Lev Krevza’s A Defense of Church Unity (1617), on the Uniate side, and Zaxarija Kopystens’kyj’s Palinodia (1621), a monumental defense of the Eastern Church, are arguably the most erudite, comprehensive, and persuasive works on the ecclesiastical debate between these two groups. This two-volume work illuminates the intense struggle ignited when, at the time of the Union of Brest (1596), a large part of the Ruthenian ecclesiastical hierarchy declared itself in communion with the Roman Catholic Church. Bohdan Struminski provides English translations from the original Ruthenian and Middle Polish texts.
The publication in a clear English translation of two of the most important texts in the polemical battle between supporters and opponents of the Union [of Brest] is…most welcome. The quality of the debate admirably reflects the high standard of Uniate and Orthodox learning in the Commonwealth, with both authors showing themselves to be completely at home in the history of both Latin and Greek churches, and to be fully conversant with religious developments in western Europe. Krevza’s impassioned appeal for church unity should be recognised as a classic text of ecumenism; Kopystens’kyj’s equally scholarly reply demonstrates the difficulties faced by all who would restore the shattered fabric of the Church of the apostles. These splendid volumes will bring a neglected but important area of church history to a wider audience.
The Harvard Library of Early Ukrainian Literature is a monumental series—of original works and translations thereof into English and Ukrainian—published in commemoration of the millennium of Christianity in Rus’-Ukraine. The volumes published to date are devoted primarily to the early seventeenth century, a period of great polemical activity between adherents of the Ruthenian (Ukrainian-Belarusian) Orthodox Church on the one hand, and of the Uniate Church on the other. Part I of the volumes under discussion here combines in one book two major polemical treatises, Krevza’s Defense from the Uniate side, and Kopystens’kyj’s massive Palinodija from the Orthodox, written in response to Krevza. Part II represents a catalogue of all of the identifiable written sources referred to in them. The two books are beautifully produced, the translations excellent; the publication of these texts in English translation, together with the invaluable list of sources, will give scholars in the field of Church history a veritable treasure trove of material for further research.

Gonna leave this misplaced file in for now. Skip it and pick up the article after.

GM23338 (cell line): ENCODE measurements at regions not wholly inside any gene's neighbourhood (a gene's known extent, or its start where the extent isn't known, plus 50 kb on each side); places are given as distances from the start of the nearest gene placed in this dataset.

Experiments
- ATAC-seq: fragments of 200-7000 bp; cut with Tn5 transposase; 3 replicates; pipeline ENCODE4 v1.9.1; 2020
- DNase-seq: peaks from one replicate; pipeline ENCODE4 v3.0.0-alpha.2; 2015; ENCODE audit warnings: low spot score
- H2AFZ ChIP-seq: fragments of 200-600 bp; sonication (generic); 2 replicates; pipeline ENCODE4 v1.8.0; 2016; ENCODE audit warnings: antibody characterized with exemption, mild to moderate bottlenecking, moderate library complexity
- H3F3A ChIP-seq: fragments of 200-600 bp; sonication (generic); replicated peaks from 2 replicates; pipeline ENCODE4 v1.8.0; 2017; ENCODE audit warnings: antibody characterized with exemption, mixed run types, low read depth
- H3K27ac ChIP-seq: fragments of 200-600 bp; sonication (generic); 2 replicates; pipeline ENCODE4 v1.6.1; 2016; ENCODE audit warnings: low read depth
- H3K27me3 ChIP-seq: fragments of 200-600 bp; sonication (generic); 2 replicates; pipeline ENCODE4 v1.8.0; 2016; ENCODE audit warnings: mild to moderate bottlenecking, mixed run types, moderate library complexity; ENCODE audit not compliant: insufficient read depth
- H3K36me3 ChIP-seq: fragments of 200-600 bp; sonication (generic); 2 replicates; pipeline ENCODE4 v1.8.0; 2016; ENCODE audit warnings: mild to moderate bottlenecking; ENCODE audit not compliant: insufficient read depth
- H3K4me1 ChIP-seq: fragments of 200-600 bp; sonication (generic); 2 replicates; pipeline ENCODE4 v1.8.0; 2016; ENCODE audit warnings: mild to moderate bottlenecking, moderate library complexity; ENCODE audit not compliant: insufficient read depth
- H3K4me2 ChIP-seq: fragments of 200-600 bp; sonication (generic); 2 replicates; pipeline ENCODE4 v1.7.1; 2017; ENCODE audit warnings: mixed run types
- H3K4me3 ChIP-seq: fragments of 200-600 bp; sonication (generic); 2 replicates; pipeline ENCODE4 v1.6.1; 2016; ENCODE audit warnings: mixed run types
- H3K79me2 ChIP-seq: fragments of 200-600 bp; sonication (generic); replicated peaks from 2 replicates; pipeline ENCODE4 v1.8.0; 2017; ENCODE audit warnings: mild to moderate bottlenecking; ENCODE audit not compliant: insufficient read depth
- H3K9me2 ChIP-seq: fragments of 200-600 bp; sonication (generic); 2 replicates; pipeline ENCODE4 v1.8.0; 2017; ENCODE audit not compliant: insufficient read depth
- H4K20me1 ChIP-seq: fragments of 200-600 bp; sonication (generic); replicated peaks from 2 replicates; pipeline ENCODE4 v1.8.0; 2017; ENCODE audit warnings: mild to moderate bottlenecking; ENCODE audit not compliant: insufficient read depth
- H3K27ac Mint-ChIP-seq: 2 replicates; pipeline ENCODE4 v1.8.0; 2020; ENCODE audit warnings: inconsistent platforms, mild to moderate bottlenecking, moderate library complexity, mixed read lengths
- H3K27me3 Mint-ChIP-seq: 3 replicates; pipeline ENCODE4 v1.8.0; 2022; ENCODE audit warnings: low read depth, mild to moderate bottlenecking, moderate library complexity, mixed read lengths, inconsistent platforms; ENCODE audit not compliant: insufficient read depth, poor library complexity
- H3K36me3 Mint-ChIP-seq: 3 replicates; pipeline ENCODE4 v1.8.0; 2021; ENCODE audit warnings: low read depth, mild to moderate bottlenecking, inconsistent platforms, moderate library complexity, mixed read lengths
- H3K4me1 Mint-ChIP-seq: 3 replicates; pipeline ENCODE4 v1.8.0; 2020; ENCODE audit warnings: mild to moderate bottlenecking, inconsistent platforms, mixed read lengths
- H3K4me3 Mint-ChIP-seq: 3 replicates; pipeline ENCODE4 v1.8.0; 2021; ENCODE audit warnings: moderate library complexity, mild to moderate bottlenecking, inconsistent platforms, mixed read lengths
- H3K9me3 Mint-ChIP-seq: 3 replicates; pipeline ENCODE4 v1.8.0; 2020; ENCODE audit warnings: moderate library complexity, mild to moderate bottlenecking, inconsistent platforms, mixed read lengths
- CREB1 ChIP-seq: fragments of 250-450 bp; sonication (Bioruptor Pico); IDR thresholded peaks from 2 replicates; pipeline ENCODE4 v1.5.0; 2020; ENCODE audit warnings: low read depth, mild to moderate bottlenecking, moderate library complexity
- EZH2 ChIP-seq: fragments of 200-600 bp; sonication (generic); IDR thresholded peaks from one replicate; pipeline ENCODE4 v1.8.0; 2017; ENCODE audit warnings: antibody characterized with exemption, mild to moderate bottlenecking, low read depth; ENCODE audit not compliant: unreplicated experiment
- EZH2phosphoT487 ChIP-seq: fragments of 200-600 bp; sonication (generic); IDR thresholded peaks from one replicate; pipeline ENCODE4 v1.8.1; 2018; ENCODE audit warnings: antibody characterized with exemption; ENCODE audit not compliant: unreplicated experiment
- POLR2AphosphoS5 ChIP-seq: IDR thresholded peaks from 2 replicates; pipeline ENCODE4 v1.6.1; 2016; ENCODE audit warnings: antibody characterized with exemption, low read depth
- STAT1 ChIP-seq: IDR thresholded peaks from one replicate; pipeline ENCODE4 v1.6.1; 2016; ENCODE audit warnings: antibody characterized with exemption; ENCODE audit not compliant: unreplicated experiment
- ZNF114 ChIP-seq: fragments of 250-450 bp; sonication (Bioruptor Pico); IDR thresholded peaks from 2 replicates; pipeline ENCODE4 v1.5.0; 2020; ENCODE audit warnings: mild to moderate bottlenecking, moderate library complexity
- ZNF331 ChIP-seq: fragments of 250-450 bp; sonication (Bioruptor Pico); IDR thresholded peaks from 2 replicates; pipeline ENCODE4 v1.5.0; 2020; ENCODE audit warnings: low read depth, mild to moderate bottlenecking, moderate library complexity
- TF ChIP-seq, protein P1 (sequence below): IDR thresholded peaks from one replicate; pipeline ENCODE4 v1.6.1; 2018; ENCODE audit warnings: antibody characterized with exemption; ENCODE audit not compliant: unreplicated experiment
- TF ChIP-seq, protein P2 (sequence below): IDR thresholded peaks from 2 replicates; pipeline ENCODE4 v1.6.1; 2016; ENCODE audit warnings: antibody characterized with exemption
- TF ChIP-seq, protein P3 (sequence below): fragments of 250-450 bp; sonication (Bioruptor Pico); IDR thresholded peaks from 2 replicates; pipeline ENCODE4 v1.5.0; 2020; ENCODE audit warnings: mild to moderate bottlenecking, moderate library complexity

- 6 x 9 inches
- Harvard Ukrainian Research Institute
- Compiled by Bohdan Strumiński
Sorry, there was an error adding the item to your shopping bag.
Sorry, your session has expired. Please refresh your browser's tab.